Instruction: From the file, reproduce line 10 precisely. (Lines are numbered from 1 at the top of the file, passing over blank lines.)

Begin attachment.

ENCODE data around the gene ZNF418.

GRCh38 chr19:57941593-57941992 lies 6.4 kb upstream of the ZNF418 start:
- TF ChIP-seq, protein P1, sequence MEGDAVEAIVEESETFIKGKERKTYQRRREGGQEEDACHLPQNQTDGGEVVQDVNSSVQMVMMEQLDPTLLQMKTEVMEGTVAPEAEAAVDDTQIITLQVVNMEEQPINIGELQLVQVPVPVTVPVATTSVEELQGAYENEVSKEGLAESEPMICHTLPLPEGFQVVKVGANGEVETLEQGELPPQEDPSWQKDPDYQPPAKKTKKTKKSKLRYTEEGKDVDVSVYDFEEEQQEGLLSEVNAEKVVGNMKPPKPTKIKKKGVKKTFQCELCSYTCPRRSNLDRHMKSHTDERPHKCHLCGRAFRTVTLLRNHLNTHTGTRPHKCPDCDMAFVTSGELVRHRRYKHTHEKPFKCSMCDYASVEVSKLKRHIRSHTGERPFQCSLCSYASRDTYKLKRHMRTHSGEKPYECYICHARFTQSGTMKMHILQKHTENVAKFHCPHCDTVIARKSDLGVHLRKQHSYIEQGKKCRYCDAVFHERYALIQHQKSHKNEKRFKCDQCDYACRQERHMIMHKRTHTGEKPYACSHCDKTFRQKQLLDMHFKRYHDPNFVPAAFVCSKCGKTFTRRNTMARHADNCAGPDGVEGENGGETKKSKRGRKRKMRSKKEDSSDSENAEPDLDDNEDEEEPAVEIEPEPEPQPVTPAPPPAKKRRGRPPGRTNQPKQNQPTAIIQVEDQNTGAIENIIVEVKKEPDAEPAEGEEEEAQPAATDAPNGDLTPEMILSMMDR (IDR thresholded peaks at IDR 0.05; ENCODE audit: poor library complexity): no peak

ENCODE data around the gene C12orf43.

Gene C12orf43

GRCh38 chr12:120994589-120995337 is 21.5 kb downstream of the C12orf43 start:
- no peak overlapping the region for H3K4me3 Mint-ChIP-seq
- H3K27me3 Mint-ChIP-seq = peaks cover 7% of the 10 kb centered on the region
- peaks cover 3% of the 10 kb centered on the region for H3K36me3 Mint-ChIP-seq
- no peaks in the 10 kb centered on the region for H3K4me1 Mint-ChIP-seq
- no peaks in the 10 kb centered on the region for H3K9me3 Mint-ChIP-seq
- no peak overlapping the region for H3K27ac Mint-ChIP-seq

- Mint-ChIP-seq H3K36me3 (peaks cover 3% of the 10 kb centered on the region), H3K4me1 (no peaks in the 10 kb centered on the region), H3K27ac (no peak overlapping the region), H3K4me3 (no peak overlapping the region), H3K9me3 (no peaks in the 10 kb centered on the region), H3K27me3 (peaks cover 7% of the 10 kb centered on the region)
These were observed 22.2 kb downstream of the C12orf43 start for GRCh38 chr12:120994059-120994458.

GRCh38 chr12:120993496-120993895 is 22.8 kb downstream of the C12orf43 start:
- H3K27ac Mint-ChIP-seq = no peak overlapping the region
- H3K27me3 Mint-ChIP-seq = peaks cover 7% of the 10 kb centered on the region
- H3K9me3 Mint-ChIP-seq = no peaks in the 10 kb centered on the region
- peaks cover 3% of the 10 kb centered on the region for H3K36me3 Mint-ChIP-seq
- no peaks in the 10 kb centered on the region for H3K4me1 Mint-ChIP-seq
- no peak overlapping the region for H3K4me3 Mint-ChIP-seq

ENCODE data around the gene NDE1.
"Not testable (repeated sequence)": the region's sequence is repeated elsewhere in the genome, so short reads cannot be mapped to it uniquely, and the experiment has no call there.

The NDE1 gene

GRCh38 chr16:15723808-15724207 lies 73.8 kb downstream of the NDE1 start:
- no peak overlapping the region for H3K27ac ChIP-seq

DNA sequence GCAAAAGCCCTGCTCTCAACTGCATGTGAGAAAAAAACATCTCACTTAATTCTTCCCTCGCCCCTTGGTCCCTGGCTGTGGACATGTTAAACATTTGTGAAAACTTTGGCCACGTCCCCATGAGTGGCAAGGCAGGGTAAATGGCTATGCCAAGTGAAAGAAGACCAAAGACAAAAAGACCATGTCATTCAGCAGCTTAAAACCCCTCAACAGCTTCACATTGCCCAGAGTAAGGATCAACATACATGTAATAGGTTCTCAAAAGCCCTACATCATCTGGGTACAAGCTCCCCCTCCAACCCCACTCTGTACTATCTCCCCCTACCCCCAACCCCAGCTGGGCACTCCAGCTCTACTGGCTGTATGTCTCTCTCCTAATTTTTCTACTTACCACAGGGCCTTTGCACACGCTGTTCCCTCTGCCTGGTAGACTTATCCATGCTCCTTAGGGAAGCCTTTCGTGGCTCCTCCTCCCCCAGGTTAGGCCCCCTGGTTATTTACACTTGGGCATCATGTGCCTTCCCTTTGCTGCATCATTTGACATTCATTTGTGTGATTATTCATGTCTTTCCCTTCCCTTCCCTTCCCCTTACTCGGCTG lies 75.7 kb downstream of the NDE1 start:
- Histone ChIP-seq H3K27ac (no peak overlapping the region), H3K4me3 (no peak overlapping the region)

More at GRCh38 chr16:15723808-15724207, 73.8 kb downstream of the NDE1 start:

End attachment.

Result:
- no peaks in the 10 kb centered on the region for H3K4me1 Mint-ChIP-seq